The Netflix documentary Last Chance U tells the extraordinary story of the East Mississippi Community College football programme. The area is a run-down wasteland, but rising out of this dilapidated wilderness is a gleaming football stadium and pristine college.
hey are the most successful college football franchise in the nation. Their secret? They take the problem kids who have been ejected from the bigger schools or can't get in at all, then turn their lives around.
Slowly, they transform losers into winners. Off the field, the boys are nourished with a diet of love, respect and dignity. Brittany Wagner, the head of the education programme, is one of the finest human beings I have ever seen. She weeps at the boys' setbacks, cheers their successes and is with them at every step.
One of the students might as well be her adopted son. When Ronald Ollie was an infant, his father came to the mobile home where they lived, shot his mother dead then turned the gun on himself. Wagner coaxes and cajoles the giant Ollie through school, when every fibre of his being is telling him to flee back to the ghetto. He flourishes. On the field, it is tough, tough love. The head coach, Buddy Stephens, prays with the team before every game. On his signal, they drop to one knee, heads bowed. The first prayer we hear runs as follows:
"Dear Lord, help us to play this game tonight in a truly vicious and violent manner. We know you want us to bring it to them real hard and with your blessing Lord, that is what we intend to do." The boys respond, "Amen."
When I saw it, I thought of Mayo and the fact they have never gone the extra mile and the way they surrender every time it is brought to them real hard. And I thought to myself, those spoiled, sponsored, mollycoddled blame-everybody-else brats badly need a bit of Buddy Stephens.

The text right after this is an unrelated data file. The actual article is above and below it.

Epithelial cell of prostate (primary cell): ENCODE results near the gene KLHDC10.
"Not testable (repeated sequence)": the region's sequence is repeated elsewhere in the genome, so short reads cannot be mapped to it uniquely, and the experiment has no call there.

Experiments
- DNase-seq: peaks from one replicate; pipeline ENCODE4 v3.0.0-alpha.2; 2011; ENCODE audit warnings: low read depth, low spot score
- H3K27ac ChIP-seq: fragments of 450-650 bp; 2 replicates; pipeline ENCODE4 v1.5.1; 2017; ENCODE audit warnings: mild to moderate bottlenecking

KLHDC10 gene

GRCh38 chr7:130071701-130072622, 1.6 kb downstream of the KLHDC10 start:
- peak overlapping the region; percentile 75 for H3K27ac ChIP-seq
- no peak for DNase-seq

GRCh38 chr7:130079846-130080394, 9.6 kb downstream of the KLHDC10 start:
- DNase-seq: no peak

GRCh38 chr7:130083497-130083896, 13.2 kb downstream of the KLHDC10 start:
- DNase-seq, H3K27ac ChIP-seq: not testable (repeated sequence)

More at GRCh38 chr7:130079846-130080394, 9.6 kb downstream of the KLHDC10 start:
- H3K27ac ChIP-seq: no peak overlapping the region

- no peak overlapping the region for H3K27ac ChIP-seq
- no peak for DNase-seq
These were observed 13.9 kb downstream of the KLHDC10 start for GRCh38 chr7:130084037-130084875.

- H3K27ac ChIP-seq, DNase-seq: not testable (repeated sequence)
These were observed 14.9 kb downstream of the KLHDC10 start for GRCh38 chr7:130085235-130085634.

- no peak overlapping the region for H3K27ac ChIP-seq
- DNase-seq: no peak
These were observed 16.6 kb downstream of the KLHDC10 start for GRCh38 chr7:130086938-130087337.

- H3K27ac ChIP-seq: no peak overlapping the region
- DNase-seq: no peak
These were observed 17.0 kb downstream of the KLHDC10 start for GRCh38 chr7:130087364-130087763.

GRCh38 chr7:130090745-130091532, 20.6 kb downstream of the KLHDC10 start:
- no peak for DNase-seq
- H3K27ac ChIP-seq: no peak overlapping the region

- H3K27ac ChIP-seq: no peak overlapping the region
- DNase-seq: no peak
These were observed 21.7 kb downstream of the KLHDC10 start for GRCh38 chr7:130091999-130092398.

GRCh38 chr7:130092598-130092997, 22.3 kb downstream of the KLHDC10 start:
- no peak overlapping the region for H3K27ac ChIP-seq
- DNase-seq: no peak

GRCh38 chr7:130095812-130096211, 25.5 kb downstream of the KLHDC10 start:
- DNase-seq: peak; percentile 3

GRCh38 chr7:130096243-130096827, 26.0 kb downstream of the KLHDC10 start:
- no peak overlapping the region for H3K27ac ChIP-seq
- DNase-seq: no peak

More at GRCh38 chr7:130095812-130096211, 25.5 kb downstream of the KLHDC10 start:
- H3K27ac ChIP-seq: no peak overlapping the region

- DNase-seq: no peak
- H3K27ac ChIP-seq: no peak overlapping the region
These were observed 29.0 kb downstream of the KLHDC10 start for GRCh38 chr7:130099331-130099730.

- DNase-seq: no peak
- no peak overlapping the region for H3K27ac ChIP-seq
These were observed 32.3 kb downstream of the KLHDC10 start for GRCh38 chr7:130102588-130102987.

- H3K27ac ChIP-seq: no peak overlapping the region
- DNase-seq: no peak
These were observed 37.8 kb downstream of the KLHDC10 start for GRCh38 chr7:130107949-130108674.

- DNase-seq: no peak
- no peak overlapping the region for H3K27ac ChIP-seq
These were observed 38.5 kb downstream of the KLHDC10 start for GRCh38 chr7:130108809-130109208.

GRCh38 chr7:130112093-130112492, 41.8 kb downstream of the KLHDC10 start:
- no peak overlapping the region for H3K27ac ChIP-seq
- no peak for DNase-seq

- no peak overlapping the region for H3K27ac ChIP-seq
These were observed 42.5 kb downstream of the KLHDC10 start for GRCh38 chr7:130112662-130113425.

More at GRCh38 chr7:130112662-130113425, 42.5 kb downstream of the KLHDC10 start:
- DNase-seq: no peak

Jimmy McGuinness wrote a column in June this year headed 'The five simultaneous game-plans needed to beat Dublin' which would have confused Stephen Hawking. Just last week, previewing today's final having dropped the five game-plans position, Jimmy said, "All last weekend, through the back of my mind, I was wondering, what is left for Mayo to try? What? To be honest, I don't have the answer." What hope is there when Jim's Theory of Everything doesn't include a way to beat the Dubs?
I like to text football people before big games with a simple question: Dublin or Mayo? Oisín McConville texted back immediately: "Dublin handy." "Why?" I texted. "For f*** sake Joe, do you want me to right (sic) your column for you?" "Not until you learn to right," I texted. One after another the messages came in from football men across the country: